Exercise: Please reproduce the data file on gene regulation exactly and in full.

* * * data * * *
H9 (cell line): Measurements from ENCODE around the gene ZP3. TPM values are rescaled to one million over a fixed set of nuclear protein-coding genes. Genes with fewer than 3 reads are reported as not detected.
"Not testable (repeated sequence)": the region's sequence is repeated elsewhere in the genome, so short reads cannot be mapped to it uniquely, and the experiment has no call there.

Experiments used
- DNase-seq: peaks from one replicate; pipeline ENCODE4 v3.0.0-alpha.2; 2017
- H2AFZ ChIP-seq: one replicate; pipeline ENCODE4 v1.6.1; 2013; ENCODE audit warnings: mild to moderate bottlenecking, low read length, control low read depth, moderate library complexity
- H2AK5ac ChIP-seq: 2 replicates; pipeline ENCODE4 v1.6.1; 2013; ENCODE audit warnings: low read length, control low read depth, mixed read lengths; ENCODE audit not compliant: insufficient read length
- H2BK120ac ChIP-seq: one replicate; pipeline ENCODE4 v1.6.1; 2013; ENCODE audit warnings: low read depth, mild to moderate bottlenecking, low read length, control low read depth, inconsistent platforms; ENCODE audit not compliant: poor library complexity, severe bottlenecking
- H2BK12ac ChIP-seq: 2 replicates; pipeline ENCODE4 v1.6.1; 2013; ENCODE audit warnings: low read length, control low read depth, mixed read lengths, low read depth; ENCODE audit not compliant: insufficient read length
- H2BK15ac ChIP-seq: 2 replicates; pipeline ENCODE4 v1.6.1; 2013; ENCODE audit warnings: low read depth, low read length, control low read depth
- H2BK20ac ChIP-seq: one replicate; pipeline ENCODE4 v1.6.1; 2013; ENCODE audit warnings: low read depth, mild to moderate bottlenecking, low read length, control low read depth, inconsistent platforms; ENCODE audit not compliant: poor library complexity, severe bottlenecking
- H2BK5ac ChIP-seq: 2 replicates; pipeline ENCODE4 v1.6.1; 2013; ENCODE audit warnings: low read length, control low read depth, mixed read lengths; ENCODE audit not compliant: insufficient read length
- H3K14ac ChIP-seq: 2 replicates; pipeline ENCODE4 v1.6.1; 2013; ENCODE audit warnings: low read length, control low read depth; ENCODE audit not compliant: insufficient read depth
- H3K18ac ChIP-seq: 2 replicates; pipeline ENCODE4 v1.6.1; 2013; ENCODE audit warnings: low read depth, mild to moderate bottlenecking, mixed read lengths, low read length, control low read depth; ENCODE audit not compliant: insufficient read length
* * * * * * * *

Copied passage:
H9 (cell line): Measurements from ENCODE around the gene ZP3. TPM values are rescaled to one million over a fixed set of nuclear protein-coding genes. Genes with fewer than 3 reads are reported as not detected.
"Not testable (repeated sequence)": the region's sequence is repeated elsewhere in the genome, so short reads cannot be mapped to it uniquely, and the experiment has no call there.

Experiments used
- DNase-seq: peaks from one replicate; pipeline ENCODE4 v3.0.0-alpha.2; 2017
- H2AFZ ChIP-seq: one replicate; pipeline ENCODE4 v1.6.1; 2013; ENCODE audit warnings: mild to moderate bottlenecking, low read length, control low read depth, moderate library complexity
- H2AK5ac ChIP-seq: 2 replicates; pipeline ENCODE4 v1.6.1; 2013; ENCODE audit warnings: low read length, control low read depth, mixed read lengths; ENCODE audit not compliant: insufficient read length
- H2BK120ac ChIP-seq: one replicate; pipeline ENCODE4 v1.6.1; 2013; ENCODE audit warnings: low read depth, mild to moderate bottlenecking, low read length, control low read depth, inconsistent platforms; ENCODE audit not compliant: poor library complexity, severe bottlenecking
- H2BK12ac ChIP-seq: 2 replicates; pipeline ENCODE4 v1.6.1; 2013; ENCODE audit warnings: low read length, control low read depth, mixed read lengths, low read depth; ENCODE audit not compliant: insufficient read length
- H2BK15ac ChIP-seq: 2 replicates; pipeline ENCODE4 v1.6.1; 2013; ENCODE audit warnings: low read depth, low read length, control low read depth
- H2BK20ac ChIP-seq: one replicate; pipeline ENCODE4 v1.6.1; 2013; ENCODE audit warnings: low read depth, mild to moderate bottlenecking, low read length, control low read depth, inconsistent platforms; ENCODE audit not compliant: poor library complexity, severe bottlenecking
- H2BK5ac ChIP-seq: 2 replicates; pipeline ENCODE4 v1.6.1; 2013; ENCODE audit warnings: low read length, control low read depth, mixed read lengths; ENCODE audit not compliant: insufficient read length
- H3K14ac ChIP-seq: 2 replicates; pipeline ENCODE4 v1.6.1; 2013; ENCODE audit warnings: low read length, control low read depth; ENCODE audit not compliant: insufficient read depth
- H3K18ac ChIP-seq: 2 replicates; pipeline ENCODE4 v1.6.1; 2013; ENCODE audit warnings: low read depth, mild to moderate bottlenecking, mixed read lengths, low read length, control low read depth; ENCODE audit not compliant: insufficient read length